Visit a podiatrist regularly

Your podiatrist will remove any corns and calluses. Corns and calluses are signs of pressure on the skin and can lead to ulceration if untreated. Often, but not always, this will become evident by bruising underneath the skin. If you see such bruising make an urgent appointment to see your podiatrist.

Do not be tempted to use corn plasters

They can, if you have lost some feeling or have poor circulation, cause unnecessary damage that could have serious consequences.

Nail cutting

If you are able to, cut your nails straight across and use an emery board. If you have difficulties or are troubled with an in-growing toenail consult a podiatrist.

If you have diabetes it is important that you have your feet checked at least once a year, so that you receive the appropriate level of care. The podiatrist is in a position to give you appropriate advice and treatment; they can treat any corns, callous, ulcers or pressure sores which you may have developed.

Remember your foot is checked to assess the risk of developing complications, and this is important.

Why go for regular check-ups?

If you have diabetes it is important that you have your feet checked at least once a year, so that you receive the appropriate level of care. The podiatrist is in a position to give you appropriate advice and treatment; they can treat any corns, callous, ulcers or pressure sores which you may have developed.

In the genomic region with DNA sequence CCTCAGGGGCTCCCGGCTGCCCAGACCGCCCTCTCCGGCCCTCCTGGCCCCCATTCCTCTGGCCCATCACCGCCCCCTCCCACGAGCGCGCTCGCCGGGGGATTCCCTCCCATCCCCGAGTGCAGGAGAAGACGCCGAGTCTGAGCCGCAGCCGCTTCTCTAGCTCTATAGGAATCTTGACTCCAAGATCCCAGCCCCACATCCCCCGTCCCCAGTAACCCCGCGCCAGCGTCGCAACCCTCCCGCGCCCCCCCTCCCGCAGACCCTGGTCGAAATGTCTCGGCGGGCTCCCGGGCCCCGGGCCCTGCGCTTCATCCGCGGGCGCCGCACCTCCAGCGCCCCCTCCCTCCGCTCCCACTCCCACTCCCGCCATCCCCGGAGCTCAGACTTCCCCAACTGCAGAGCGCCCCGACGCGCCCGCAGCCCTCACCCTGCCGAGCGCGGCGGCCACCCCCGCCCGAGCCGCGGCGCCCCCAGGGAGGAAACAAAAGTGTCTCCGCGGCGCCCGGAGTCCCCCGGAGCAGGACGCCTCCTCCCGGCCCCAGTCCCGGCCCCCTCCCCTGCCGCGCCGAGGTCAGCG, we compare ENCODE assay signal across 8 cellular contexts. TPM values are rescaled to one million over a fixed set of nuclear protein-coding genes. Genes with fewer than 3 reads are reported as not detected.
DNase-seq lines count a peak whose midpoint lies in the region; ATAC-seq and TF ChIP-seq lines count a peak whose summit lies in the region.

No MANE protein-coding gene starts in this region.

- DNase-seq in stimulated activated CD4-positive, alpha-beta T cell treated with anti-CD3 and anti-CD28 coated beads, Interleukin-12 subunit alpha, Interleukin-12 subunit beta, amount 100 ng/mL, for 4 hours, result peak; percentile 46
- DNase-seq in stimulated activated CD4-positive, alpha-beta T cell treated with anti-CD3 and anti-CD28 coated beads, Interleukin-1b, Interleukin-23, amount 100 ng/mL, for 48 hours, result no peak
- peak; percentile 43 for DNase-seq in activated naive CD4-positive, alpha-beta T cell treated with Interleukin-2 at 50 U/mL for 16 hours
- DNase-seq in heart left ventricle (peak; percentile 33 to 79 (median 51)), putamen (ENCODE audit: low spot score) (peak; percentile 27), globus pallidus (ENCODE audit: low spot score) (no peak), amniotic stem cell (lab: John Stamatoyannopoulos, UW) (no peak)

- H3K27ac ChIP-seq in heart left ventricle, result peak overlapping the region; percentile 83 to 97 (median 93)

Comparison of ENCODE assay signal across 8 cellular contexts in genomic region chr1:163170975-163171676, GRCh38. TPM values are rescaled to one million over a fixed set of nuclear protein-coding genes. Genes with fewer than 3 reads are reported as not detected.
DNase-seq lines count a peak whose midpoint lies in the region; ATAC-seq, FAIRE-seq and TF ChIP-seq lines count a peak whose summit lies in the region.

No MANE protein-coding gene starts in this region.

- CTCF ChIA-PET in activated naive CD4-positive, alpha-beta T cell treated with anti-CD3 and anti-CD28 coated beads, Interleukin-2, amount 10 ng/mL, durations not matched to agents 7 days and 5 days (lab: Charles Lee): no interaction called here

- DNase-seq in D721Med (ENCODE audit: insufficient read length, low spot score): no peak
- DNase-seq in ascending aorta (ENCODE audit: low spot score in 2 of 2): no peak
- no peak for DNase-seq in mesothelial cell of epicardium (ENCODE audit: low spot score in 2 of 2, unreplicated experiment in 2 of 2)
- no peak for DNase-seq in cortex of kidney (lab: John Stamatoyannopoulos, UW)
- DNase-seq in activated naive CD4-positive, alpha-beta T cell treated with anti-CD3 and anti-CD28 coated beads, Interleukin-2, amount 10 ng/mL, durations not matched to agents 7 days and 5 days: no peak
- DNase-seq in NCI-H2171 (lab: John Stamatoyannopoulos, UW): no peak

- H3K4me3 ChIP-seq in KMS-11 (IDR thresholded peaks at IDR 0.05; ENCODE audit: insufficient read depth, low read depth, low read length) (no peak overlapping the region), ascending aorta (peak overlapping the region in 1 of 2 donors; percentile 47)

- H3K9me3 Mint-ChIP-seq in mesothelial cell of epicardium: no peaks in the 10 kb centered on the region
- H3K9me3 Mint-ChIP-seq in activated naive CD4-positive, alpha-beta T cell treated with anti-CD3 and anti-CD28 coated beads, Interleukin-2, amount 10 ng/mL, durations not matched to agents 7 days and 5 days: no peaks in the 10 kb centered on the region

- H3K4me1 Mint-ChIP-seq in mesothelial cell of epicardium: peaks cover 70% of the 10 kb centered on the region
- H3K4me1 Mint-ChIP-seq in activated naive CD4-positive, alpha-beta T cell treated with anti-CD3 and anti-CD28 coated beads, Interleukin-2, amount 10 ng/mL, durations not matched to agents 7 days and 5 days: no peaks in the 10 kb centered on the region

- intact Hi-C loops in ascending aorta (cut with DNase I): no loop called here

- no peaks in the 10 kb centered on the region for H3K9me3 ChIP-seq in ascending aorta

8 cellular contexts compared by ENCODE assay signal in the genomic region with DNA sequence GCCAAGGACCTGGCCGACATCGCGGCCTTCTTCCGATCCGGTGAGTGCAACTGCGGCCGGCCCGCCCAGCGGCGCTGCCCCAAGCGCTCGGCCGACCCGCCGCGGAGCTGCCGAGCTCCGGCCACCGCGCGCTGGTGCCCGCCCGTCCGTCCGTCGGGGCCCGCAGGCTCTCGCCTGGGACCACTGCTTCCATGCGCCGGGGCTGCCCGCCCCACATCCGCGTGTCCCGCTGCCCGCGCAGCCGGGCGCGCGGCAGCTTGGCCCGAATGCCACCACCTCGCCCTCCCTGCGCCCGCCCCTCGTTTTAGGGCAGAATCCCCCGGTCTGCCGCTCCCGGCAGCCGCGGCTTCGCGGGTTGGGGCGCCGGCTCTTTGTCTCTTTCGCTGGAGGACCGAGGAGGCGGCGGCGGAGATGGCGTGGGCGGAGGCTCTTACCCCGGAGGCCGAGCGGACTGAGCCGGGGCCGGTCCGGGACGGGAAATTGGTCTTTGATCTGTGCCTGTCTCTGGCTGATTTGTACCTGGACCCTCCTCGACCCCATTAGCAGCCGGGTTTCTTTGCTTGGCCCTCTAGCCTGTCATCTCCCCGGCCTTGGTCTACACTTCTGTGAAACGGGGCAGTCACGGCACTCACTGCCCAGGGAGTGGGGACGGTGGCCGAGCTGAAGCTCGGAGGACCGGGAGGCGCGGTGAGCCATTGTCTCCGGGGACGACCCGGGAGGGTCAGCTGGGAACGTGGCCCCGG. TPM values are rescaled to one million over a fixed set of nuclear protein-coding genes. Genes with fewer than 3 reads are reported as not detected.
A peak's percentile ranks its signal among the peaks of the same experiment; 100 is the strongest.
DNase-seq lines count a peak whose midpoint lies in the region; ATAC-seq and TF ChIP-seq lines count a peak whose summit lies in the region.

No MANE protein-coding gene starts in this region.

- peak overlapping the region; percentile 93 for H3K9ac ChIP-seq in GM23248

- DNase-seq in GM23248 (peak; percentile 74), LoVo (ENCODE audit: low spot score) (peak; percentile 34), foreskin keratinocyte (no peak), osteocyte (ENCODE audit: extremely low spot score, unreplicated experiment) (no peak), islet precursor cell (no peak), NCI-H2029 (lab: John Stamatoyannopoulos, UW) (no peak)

Remember your foot is checked to assess the risk of developing complications, and this is important.

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Contact Us - Podiatry

Whether you need to make or change an appointment, want to find out more about a specific therapy or have a general question, our dedicated and knowledgeable staff are available to help. To get in touch, simply give us a call during opening hours or send us a message using the contact form and we will get in touch.

What our clients say

I have been attending this clinic for the last 13 – 14 years. I have problems with ingrowing toenails and have had nail surgery. The care I received was excellent both with the surgery and aftercare

Pam Marshall-Jones

I was quite anxious on my first visit, having never used any service like this before, but they immediately put me at ease. They are so welcoming and friendly, knowledgeable and informative. The clinic is exceptionally well run, clean and organised and I feel in safe hands. Now it’s one of my favourite health “jobs” to do

Mandy Rowbottom

This was my first visit to a podiatrist. I was really impressed on my first visit and everyone was very friendly. They diagnosed my problem very quickly and knew exactly what to do. I was immediately put at ease and, although the problem has required further treatment, I feel that my feet are in very good hands!!! Thank you!!!

Philip Reilly

Very quickly established the cause of issues and a plan to get it sorted. Each appointment has been excellent and very clear on how to tackle the problem. Fingers crossed for flip-flops in the summer!

Laura Starkie

Very positive experience. Lovely people and excellent treatment over several years. My feet are kept in prime condition!

Robert Bogin

Very professional, excellent service, and always a friendly face! You would be hard pushed to find a better Podiatrist.

Sue Sturla-Joy